4. Out of Print Tote Bags. These tote bags are both inexpensive, fun and functional. Whether a writer prefers the classics, children’s literature, banned books or library memorabilia, she will love this great conversational piece.

5. Book Scarfs by Storiarts. These cozy yet literary handmade scarves have received scores of rave reviews on their site. Choose from Wuthering Heights, Little Women, Les Miserables, Doran Grey, Romeo and Juliet, A Tale of Two Cities, and Alice in Wonderland.

What are some writing-related gifts you're hoping for this year?

Renee Roberson is an award-winning freelance writer and WOW! Blog Tour Manager who also blogs at Renee’s Pages. She is currently looking for bloggers to host children’s book author Fiona Ingram’s blog tour for The Search for the Stone of Excalibur, launching in mid-January.

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Tuesday, November 25, 2014


Marci Mangham, Runner Up, Spring 2014 Flash Fiction Contest

Please welcome back Marci Mangham, runner up in our Spring 2014 Flash Fiction Contest. This is Marci’s second win in our Flash Fiction Contests; her first time was in Spring 2007 with The Wedding Zinger. Marci has a knack for little, ending story twists! Please enjoy her winning entry, Behind the Curtain, and come for a chat with the author.

Marci is the worst writer on earth. Okay, maybe not. But creativity comes in spurts these days, so she is very happy to have written a little something new. Marci published a short story collection called Both Ends Burning in 2007 and has 2 unfinished novels waiting for some attention. This is her second time placing in the WOW contest, so here’s hoping it will be a catalyst to get her writing “groove” back. She has also been featured in WOW’s Friday Speak Out. Marci lives in Dallas, Texas with her German Shepherd, Louis, and daydreams of living in Colorado and writing the great American novel...or HBO’s next great series.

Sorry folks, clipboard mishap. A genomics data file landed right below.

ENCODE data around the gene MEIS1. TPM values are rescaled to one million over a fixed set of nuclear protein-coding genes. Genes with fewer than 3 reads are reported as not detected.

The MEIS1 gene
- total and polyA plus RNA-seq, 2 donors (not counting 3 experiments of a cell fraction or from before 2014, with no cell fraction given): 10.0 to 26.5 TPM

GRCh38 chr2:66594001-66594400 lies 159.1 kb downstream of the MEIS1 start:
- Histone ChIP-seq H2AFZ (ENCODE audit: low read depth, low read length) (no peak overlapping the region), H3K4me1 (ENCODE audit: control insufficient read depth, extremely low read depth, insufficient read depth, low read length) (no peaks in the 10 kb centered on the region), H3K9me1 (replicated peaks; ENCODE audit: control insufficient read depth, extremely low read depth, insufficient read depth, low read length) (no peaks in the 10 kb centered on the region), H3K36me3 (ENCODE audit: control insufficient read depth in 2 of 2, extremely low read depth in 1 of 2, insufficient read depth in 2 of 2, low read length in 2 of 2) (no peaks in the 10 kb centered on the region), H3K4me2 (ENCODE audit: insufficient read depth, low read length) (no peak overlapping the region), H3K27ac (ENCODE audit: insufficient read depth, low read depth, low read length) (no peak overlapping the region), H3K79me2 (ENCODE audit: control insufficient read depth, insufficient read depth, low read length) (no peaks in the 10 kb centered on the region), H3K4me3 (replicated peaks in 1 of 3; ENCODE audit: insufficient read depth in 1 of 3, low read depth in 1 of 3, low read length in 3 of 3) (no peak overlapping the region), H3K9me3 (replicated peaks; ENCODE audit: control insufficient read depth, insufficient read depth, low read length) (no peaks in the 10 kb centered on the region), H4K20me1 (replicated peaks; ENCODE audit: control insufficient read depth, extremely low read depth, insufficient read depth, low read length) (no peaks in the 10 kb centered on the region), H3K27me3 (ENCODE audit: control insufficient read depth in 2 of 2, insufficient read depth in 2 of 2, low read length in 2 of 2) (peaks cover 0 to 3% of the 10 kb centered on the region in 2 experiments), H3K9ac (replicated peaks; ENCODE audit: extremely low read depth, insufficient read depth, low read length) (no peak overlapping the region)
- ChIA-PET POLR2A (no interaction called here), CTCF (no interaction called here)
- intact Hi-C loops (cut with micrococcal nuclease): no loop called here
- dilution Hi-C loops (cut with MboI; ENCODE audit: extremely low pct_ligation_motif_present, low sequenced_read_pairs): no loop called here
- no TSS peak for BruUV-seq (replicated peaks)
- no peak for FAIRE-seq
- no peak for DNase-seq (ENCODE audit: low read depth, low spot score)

WOW: Welcome back, Marci! When did you first realize you enjoyed writing stories?

Marci: I was in the gifted and talented program when I was in 6th grade and one of our assignments was to write, illustrate and bind our own little book. The binding part wasn’t so great as I’m not particularly crafty, but I loved writing and drawing. I won 1st place for my story about a German shepherd who saved his family from an intruder.

WOW: First place; what a thrill for a young writer!

Marci, in Behind the Curtain you captured the tense relationship between the doctor and her patient perfectly! What was your inspiration for Mr. Watkins?

Marci: I was without insurance a couple of years ago and had to go to the ER of our local county hospital. While I was waiting I saw two deputies bring in a shacked prisoner. I could feel the tension as they walked him past us. Let’s just say I wouldn’t want to meet that guy in a dark alley, even in shackles. Well, maybe if my dog were with me!

WOW: You’ve published a book of short stories and have two novels on your desk; how would you compare the experience of, or discipline needed, between short stories and novels?

Marci: I haven’t finished a novel since 1994, and even though I threw it away, I actually enjoyed the experience of writing and growing with the characters and story over a year’s time. But as I’ve gotten older, I have become more ADD and my attention span is roughly that of a 6-year old these days, so I really need to recapture the dedication and discipline to get back to my unfinished novels. I was cranking out short stories at a pretty fast pace 7-8 years ago and so I decided to put them all together and publish a little collection. I’m currently not so prolific, but I’d like to at least start writing them more frequently again.